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European Elections, Political Satire in Egypt, and More

Author: CFR.org Editors
May 23, 2014

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"Europe Goes to the Polls"
Economist

"Europe's broad strategic direction should be set by heads of government, not by the European Commission, even though that body proposes the detailed laws. The European Parliament should be downgraded, with more democratic control given to national parliaments. If the EU is to survive, it must hand powers back to the people."

Poster for European Parliament election 2014An Austrian police officer stands underneath a European election poster in front of the Parliament in Vienna. (Photo: Leonhard Foeger/Courtesy Reuters)
"Libya: Transition and U.S. Policy"
By Christopher M. Blanchard
Congressional Research Service

"The insecurity that was prevalent in Libya in the wake of the 2011 conflict has deepened, and armed militia groups and locally organized political leaders remain the most powerful arbiters of public affairs."

"$110 Per Hit"
By Phelim Kine
Foreign Policy

"Uy paid the death squad $110 per hit to eliminate from Tagum City what he frequently referred to as "weeds": suspected petty criminals, drug dealers, small-time thieves, and children living or working on the streets. Tagum City's gunmen did their job with chilling efficiency."

"Gallows Humor: Political Satire in Sisi's Egypt"
By Jonathan Guyer
Guernica

"Among these voices are Egypt's political cartoonists, satire long a chief ombudsman for the country. While they don't report from violent protest zones, criticizing the security state is still perilous. Illustrators capture the everyday challenges Egyptians face, and produce work that is far-reaching: legible to the illiterate and capable of transcending cultural, class-based, and generational barriers. Plus, while illustrations may be creations of the imagination, their imagery goes straight to the gut. It shows the blunders of the ruling class in a moment's glance. Protesters in Tahrir Square carried cartoons on placards, not opposition op-eds."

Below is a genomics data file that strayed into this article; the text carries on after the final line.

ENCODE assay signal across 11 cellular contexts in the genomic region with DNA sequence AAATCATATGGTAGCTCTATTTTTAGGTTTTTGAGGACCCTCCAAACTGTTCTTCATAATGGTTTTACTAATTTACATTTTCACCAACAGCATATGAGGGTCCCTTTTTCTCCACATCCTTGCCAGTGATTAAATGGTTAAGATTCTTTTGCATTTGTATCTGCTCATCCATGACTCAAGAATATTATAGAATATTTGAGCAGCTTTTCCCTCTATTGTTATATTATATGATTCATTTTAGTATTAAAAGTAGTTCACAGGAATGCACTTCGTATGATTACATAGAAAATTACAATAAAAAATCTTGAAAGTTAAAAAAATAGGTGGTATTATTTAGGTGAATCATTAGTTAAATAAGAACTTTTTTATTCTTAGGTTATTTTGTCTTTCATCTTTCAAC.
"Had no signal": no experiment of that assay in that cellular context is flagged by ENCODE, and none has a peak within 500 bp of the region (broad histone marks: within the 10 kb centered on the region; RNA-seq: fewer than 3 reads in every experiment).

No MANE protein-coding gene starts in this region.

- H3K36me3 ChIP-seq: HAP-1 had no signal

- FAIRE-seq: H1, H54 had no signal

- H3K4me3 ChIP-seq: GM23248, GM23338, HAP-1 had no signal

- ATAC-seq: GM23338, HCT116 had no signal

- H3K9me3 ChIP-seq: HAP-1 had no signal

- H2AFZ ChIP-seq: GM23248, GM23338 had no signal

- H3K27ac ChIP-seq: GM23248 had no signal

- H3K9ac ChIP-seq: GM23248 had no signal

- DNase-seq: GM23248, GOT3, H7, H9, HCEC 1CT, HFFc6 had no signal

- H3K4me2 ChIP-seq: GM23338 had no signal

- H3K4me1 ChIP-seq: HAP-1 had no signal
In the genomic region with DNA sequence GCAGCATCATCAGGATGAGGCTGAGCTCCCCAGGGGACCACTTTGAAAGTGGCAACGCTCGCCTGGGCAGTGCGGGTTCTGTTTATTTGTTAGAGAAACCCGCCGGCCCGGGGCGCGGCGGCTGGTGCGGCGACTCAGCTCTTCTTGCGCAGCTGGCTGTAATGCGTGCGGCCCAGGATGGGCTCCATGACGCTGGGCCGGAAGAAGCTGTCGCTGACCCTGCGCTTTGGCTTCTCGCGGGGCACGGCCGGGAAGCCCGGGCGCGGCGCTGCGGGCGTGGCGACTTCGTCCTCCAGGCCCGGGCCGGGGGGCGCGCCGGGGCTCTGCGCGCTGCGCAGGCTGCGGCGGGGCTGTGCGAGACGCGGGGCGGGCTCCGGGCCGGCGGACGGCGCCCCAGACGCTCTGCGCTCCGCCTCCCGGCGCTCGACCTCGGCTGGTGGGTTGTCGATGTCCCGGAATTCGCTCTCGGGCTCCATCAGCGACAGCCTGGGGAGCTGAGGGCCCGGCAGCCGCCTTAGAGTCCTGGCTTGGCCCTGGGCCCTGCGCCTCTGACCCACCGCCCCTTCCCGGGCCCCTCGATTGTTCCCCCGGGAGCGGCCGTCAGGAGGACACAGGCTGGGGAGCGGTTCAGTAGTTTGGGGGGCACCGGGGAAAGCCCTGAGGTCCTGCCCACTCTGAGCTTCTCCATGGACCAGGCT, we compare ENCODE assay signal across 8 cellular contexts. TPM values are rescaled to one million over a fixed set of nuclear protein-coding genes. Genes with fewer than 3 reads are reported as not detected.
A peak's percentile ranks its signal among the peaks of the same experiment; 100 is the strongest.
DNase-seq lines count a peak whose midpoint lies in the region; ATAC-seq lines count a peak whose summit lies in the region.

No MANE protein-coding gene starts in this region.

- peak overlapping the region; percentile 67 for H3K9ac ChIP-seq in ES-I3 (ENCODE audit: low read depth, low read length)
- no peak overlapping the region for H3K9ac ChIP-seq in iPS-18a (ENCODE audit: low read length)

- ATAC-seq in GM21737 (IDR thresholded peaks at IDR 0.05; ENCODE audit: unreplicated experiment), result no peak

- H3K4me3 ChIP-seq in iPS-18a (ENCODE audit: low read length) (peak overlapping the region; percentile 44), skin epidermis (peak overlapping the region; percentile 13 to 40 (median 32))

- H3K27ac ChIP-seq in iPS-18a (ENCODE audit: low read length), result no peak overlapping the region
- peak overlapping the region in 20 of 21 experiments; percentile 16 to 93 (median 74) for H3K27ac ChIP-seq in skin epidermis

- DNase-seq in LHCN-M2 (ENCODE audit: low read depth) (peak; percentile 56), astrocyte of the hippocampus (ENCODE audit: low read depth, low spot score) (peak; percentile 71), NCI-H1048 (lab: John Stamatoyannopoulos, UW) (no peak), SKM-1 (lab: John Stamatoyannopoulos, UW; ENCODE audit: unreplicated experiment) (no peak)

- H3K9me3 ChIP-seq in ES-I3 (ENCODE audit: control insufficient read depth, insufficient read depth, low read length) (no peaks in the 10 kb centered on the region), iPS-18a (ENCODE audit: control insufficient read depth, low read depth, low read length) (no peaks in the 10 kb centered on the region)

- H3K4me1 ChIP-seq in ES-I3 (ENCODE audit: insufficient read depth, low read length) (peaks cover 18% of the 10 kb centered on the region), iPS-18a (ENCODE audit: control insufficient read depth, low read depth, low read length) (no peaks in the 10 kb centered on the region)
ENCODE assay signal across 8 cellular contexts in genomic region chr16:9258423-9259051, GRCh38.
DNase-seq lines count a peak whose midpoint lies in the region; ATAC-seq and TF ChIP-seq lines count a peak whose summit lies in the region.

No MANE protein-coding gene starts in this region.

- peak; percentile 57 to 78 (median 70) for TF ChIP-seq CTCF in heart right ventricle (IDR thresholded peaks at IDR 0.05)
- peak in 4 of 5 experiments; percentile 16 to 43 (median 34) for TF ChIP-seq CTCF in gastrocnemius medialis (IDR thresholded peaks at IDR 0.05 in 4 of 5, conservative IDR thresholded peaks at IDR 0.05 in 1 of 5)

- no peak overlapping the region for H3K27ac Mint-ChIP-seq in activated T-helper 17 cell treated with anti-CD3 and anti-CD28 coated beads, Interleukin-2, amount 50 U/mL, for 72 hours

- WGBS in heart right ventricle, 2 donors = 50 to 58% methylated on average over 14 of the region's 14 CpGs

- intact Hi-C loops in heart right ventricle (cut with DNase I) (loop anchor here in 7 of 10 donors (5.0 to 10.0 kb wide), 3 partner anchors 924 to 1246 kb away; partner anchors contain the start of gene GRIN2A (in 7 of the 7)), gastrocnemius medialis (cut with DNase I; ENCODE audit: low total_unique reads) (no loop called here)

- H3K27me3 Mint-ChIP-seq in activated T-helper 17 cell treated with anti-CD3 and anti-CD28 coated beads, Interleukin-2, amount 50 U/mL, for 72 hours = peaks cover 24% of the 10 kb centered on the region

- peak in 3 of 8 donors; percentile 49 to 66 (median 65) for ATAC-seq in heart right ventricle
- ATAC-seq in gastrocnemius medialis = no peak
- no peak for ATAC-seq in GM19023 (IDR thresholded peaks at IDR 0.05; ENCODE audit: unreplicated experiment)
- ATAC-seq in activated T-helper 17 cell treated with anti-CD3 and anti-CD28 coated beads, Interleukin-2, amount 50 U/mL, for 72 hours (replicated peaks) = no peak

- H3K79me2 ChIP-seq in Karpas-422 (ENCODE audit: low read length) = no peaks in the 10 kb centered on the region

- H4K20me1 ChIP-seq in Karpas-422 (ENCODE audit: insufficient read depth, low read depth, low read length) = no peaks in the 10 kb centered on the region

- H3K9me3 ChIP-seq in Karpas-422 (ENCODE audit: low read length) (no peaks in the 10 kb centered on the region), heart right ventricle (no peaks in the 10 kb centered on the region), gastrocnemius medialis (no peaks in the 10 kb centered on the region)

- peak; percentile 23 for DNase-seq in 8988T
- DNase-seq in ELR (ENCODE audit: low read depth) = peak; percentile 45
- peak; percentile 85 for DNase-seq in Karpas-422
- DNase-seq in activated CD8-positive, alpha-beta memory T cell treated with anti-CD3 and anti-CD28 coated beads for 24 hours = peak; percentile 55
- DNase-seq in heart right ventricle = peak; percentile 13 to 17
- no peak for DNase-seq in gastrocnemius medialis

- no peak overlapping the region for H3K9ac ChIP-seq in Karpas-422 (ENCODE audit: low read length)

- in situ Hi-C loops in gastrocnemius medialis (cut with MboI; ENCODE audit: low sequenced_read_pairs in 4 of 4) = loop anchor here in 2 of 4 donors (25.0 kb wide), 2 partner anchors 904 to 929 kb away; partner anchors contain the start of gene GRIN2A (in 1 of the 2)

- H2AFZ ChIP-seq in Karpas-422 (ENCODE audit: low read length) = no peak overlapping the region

"The Italian Disaster"
By Perry Anderson
London Review of Books

"Italy is not an average member of the Union. But nor is it a deviant from any standard to which it could be adjusted. There is a consecrated phrase to describe its position, much used within and outside the country, but it is wrong. Italy is not an anomaly within Europe. It is much closer to a concentrate of it."

"Elusive Equilibrium: America, Iran, and Saudi Arabia in a Changing Middle East"
By Frederic Wehrey and Karim Sadjadpour
Carnegie Endowment

"No bilateral relationship in the Middle East is more consequential for the region's future and U.S. interests than that between the Kingdom of Saudi Arabia and the Islamic Republic of Iran. On nearly every single major issue in the Middle East, Tehran and Riyadh appear to be on opposing sides, confounding America's efforts to bring stability."

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